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"Clean Leap," short story excerpt

Wednesday 6/16/21

A man goes to confession and he sits in the booth, which he figures is probably the proper name, but it could also be the compartment and he prefers to call it the slot.

“Good day,” he says, then adds a “Father.”

“A good day to you, my son,” the priest replies.

“I’ll be honest with you,” the man begins.


“That is best,” the priest replies, cutting off the man in the middle of his sentence, which the man elects to overlook and not regard as rude.


“I’ll be honest with you,” the man begins again. “I haven’t done anything wrong for a while. Not actually outwardly.”


“Sometimes we sin without knowing we have sinned,” the priest suggested.


“No no no,” the man expostulates. He’s aware that he’s used the word “no” three times because that matters to priests and he wants to show his sincerity and conviction. “It is not that. I promise you.”


“Then why are you here, sir?” the priest asked.

The man isn't sure if the priest sounds miffed, as though he views his time is being wasted.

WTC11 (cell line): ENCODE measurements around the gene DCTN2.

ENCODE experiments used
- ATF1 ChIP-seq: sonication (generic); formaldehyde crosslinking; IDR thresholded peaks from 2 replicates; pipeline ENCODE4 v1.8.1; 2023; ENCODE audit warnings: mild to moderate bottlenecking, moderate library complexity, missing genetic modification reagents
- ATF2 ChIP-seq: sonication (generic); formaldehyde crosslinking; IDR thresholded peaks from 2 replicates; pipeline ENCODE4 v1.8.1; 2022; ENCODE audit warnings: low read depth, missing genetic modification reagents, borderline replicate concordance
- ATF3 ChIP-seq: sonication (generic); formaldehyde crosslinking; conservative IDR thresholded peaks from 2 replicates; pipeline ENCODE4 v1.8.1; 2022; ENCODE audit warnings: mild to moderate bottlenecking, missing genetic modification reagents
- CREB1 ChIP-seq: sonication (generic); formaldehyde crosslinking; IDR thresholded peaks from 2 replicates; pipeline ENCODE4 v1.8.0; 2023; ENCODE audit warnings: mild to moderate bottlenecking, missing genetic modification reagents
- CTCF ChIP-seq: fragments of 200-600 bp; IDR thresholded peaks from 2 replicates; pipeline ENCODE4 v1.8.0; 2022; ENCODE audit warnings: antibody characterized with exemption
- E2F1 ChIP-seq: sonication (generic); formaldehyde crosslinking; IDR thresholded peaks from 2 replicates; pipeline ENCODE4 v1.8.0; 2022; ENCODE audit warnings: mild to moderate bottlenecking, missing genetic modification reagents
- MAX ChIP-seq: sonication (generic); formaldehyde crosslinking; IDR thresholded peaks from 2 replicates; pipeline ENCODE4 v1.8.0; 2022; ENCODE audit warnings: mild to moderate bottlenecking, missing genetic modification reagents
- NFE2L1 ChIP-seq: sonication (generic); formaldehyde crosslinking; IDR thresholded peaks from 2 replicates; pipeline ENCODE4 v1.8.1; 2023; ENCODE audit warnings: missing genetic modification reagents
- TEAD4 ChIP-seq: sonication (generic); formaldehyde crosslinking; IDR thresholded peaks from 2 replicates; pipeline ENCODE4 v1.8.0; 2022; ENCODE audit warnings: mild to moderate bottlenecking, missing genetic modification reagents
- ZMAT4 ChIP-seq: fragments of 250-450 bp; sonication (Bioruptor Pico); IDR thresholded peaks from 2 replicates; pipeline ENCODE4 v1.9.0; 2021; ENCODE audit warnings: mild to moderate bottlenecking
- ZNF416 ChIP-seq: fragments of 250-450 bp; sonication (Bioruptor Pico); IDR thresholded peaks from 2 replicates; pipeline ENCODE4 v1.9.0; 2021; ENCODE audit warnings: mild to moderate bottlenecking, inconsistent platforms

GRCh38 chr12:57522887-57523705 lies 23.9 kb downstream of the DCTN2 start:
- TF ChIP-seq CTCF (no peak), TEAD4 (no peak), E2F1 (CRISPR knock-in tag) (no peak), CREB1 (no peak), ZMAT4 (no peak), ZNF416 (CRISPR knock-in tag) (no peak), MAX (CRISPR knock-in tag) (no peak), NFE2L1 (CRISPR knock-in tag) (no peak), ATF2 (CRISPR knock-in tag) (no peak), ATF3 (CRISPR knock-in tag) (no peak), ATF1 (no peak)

“Am I bothering you?”


The priest is taken aback, though he did in truth attempt to score a point by sounding miffed.


He himself has gone to confession for the very reason of lacking the patience he wishes to have with his parishioners.


“Not at all, my son,” the priest replies. “I am here to hear, serve, and absolve. Are you contrite?”


“Like I said,” the man continued, “I haven’t done anything for a while. I’ve thought things, but you’re allowed to think anything, right?”


“You shall not covet your neighbor’s wife. That can be a thought.”

“Well, sure. But it’s not a crime. You can want to do anything to anyone in your thoughts. Your neighbor. His wife. Yourself. Your child. They’re your thoughts. No one went to jail for anything they thought. You’re free there. And maybe nowhere else.”


“I’m sorry you feel that way,” the priest said.


“Ha,” the man responded. “It’s like I’m hearing your confession. I absolve you, Father. Did I do it right?”


The priest was unsure how to grant comfort. He was less sure how to offer guidance. When he was unsure about counsel, direction, practical ways to advise to take firm steps, he over-compensated on soft tones. Questions he once thought may have proved startling, suggesting what he might have known, were not taken as startling at all. Pain had a radiance making of its center a cynosure that the sufferer thought could be noted by anyone who took the time. Anyone who cared. Who listened. Who wanted to know.